If most of the country has operational movie theaters and audiences show up, Tenet’s U.S. debut could break the Labor Day weekend record.
Yesterday was supposed to be the opening day for Chris Nolan’s Tenet, well, the second opening day after Warner Bros. delayed the sci-fi actioner from its initial July 17 date. The John David Washington/Robert Pattinson thriller was then delayed to August 12 and will now open overseas in much of the world on August 26 before opening in “limited” American theatrical release over a long Thurs-Mon Labor Day weekend beginning September 3.
Just how limited is a key question, and Tom Brueggemann čez Indiewire has argued that the film could play in essentially 80% of the country. If the 45 U.S. states allegedly permitted to run indoor theaters are able to play the movie, then the anticipated (and allegedly good) time inversion thriller could set a new record for Labor Day weekends entirely by default.
There were 40 U.S. states operating indoor theaters in some capacity last weekend, and it’s presumed that the number will increase over the next month. No, that list doesn’t include California, New York, Arizona and New Jersey, key markets which may stay closed even as the rest of the country (for better or worse) reopens their theaters and theater chains. NYC, LA and San Francisco can sometimes represent 25% of the marketplace. Moreover, just because a state is allowed to operate theaters, that doesn’t mean that every potential movie theater in every permitted U.S., state will be running at maximum capacity.
But what if they do? Had America gotten a handle on the coronavirus over the summer and Paramount’s Mirni kraj, del II (which was tracking for a $60 million launch when its initial March 20 release was canceled) opened on September 4 as rescheduled, that record would have been demolished, with the Emily Blunt sequel likely becoming the first Labor Day blockbuster by default. Since Labor Day is a holiday that usually signifies the end of the summer and the start of the school year, studios have almost never placed “big” (or kid-friendly) releases over this comparatively un-festive Fri-Mon frame.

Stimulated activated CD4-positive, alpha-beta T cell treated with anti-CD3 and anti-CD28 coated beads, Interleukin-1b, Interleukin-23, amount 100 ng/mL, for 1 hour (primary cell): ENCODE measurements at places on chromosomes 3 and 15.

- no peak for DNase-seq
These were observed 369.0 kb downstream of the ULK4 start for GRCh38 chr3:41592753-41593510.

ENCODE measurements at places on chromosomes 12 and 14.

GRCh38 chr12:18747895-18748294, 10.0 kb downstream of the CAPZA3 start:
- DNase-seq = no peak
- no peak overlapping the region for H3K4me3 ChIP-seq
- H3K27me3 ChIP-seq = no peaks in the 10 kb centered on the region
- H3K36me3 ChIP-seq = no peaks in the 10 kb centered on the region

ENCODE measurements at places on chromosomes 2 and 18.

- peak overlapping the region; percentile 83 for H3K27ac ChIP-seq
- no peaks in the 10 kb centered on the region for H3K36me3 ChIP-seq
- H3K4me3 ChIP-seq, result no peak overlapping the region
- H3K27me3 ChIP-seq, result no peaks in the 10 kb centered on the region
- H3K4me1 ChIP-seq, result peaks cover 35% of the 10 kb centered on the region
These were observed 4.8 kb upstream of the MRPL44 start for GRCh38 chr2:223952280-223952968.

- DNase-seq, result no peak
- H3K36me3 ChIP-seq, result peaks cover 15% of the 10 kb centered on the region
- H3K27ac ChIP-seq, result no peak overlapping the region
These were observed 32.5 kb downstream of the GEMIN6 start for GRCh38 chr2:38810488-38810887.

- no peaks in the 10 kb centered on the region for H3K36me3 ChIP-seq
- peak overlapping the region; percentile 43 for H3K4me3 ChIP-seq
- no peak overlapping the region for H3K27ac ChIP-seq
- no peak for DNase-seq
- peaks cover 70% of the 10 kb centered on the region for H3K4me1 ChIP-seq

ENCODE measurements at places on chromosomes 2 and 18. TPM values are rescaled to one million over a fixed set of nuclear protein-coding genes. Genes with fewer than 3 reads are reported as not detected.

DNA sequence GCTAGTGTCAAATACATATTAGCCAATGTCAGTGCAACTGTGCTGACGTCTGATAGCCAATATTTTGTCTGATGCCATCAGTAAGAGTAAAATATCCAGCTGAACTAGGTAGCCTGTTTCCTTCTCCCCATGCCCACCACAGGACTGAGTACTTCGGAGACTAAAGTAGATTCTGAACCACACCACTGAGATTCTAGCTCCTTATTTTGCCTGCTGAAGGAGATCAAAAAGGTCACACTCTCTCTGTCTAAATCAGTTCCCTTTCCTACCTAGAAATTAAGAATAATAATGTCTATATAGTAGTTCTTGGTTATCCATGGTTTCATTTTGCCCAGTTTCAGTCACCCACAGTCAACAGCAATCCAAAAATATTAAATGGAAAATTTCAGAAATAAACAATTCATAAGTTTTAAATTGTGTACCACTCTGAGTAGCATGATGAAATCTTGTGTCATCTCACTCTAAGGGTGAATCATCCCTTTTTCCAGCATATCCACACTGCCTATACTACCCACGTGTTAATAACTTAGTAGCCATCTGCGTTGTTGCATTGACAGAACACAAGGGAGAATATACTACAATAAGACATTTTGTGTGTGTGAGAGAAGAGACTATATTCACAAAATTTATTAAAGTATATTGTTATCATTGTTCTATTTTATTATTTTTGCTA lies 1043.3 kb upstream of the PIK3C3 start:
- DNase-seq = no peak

zdaj Tenet has a shot of at least claiming that milestone. It’ll depend on A) if theaters can open, B) how wide WB slates Tenet and C) how good and kid-friendly the PG-13 action movie turns out to be. I do not know just how wide Warner Bros. intends to release Tenet in America when the time comes, although I imagine at the very least every available IMAX theater (of which there are 18 in California, Arizona and New York) will be put into service.
If we presume a mostly “normal” wide release save for a few key states, then it’s not hard to imagine the film grossing far less than it otherwise would have under ideal circumstances and still opening above $26 million Fri-Sun/$30 million Fri-Mon opening weekend of Rob Zombie’s Halloween. A $29 million Fri-Mon debut would put it over the inflation-adjusted debut of Transporter 2 ($20 million in 2005) while a $41 million Fri-Mon gross would put it over the inflation-adjusted launch of the 2007 slasher remake.
Had the $200 million-budgeted original opened under ideal circumstances in July of this year, it likely would have opened somewhere between $55 and $85 million. Matthew McConaughey’s Medzvezdni, which had mixed-positive reviews and, presumably, less action than the globetrotting espionage flick, opened with $49 million in 2014. Leonardo DiCaprio’s Inception opened, on a wave of rave reviews and at the tail end of a miserable summer movie season, with $62 million in July of 2010 ($73 million adjusted).
Those numbers are presumably no longer in play. For that matter, neither Washington nor Pattinson are DiCaprio-level stars. However, if the movie opens somewhat wide and enough moviegoers feel comfortable showing up, Tenet could score Nolan’s lowest opening weekend since Prestige ($14.8 million in 2006)) and still open above $27 million over the Fri-Sun frame.
There are plenty of ways this might not happen, like if WB opens it in only 500 American theaters. If the film opens in 2,000 theaters (as opposed to a standard over/under 3,500 theaters for a tentpole) and earns $6,000 per-theater, it’ll be just $12 million for the Fri-Sun frame. Ditto if it plays like one of the adult-skewing thrillers often released over this holiday (The Constant Gardener, The Debt, The American, etc.) and pulls $8,000 per-theater on 2,000 screens for a $16 million debut.
However, a per-theater average on par with Medzvezdni ($13,946 in 3,591 theaters) for just 2,000 theaters would give Tenet $27 million for the Fri-Sun frame. The Labor Day weekend is such an historically small one for new movies that Tenet could easily open well below pre-coronavirus expectations and still break Halloween’s Labor Day weekend record. Yes, Warner Bros. choosing to open it on a Thursday implies that they aren’t chasing any short-term records, but they may end up with one entirely by default.